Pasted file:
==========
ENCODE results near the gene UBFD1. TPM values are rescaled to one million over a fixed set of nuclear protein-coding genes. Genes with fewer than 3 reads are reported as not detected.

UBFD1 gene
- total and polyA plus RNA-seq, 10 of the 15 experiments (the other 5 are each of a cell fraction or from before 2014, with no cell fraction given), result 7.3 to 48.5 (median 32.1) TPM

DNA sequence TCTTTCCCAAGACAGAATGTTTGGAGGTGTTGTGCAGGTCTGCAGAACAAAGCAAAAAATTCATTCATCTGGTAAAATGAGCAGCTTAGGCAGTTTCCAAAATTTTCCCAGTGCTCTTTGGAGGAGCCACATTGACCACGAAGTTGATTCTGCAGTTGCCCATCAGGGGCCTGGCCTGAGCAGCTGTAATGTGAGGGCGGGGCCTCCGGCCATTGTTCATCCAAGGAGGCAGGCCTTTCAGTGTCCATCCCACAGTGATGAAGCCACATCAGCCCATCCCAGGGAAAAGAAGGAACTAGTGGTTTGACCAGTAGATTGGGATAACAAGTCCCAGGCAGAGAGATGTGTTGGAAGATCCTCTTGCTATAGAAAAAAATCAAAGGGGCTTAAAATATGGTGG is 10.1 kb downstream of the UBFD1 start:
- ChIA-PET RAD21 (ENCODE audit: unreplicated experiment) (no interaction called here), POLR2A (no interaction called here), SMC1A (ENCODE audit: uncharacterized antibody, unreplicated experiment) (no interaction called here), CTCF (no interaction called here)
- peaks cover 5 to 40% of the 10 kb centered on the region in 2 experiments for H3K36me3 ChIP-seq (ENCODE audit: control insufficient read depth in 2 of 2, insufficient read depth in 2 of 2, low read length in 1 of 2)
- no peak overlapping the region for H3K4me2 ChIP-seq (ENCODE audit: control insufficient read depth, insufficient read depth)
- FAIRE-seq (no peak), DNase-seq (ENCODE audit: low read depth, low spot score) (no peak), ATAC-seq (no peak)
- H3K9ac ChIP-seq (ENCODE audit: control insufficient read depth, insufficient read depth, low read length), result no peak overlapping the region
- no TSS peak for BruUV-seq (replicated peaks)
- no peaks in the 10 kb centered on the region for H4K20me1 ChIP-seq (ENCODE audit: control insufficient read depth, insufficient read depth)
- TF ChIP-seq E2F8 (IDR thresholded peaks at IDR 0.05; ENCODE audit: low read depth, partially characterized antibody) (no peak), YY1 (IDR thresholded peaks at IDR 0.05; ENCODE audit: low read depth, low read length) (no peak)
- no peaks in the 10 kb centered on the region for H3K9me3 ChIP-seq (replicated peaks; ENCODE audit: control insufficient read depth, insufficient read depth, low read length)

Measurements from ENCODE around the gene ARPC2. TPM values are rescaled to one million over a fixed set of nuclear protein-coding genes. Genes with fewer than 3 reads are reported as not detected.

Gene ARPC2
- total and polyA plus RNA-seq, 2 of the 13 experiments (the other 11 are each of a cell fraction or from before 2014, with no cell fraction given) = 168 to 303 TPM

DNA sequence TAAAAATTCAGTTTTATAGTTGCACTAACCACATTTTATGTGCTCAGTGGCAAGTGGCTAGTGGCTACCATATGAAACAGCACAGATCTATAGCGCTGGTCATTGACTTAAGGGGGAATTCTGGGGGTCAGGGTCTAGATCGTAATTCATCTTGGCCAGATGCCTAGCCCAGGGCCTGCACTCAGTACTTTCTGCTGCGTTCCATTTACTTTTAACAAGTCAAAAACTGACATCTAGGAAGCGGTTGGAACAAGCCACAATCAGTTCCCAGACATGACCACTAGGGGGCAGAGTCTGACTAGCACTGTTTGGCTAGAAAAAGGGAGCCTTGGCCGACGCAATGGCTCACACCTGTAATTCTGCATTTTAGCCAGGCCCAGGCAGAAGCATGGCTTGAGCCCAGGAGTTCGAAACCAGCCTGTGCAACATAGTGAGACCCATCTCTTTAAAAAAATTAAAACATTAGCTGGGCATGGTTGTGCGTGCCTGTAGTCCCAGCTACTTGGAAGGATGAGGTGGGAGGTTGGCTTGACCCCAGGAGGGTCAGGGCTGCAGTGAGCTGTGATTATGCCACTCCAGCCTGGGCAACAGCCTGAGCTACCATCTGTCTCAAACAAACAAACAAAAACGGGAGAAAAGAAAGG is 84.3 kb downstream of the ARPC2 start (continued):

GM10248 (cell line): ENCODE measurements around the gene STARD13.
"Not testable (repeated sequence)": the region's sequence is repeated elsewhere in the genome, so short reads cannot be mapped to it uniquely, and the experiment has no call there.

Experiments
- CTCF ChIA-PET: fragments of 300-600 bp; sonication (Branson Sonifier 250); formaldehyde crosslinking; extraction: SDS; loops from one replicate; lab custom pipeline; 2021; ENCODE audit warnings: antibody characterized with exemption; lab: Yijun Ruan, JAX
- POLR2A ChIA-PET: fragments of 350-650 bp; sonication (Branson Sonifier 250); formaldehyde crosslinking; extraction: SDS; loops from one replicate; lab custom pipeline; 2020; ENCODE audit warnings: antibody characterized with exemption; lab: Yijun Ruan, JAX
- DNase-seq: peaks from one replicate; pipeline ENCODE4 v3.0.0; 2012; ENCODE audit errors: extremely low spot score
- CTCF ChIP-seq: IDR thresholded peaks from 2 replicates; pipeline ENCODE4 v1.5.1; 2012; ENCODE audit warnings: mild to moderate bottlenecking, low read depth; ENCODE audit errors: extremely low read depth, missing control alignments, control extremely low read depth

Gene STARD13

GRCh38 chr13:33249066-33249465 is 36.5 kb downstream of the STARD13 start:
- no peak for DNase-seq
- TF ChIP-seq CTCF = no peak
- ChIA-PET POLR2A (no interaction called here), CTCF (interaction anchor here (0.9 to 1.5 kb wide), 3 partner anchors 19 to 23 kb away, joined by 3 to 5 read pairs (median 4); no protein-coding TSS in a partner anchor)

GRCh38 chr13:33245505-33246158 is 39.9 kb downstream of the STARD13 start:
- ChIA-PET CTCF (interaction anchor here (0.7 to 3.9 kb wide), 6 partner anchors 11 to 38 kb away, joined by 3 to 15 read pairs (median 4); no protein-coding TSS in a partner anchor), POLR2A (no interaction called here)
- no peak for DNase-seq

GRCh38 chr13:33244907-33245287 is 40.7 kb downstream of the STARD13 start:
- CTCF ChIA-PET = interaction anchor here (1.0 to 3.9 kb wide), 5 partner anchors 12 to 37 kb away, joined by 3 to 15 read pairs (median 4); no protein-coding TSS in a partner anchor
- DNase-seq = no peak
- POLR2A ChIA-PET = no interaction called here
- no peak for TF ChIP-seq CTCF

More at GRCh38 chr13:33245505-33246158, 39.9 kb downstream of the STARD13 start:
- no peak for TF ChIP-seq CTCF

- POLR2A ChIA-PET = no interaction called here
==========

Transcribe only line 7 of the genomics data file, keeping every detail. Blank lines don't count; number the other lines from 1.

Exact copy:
- no peak overlapping the region for H3K4me2 ChIP-seq (ENCODE audit: control insufficient read depth, insufficient read depth)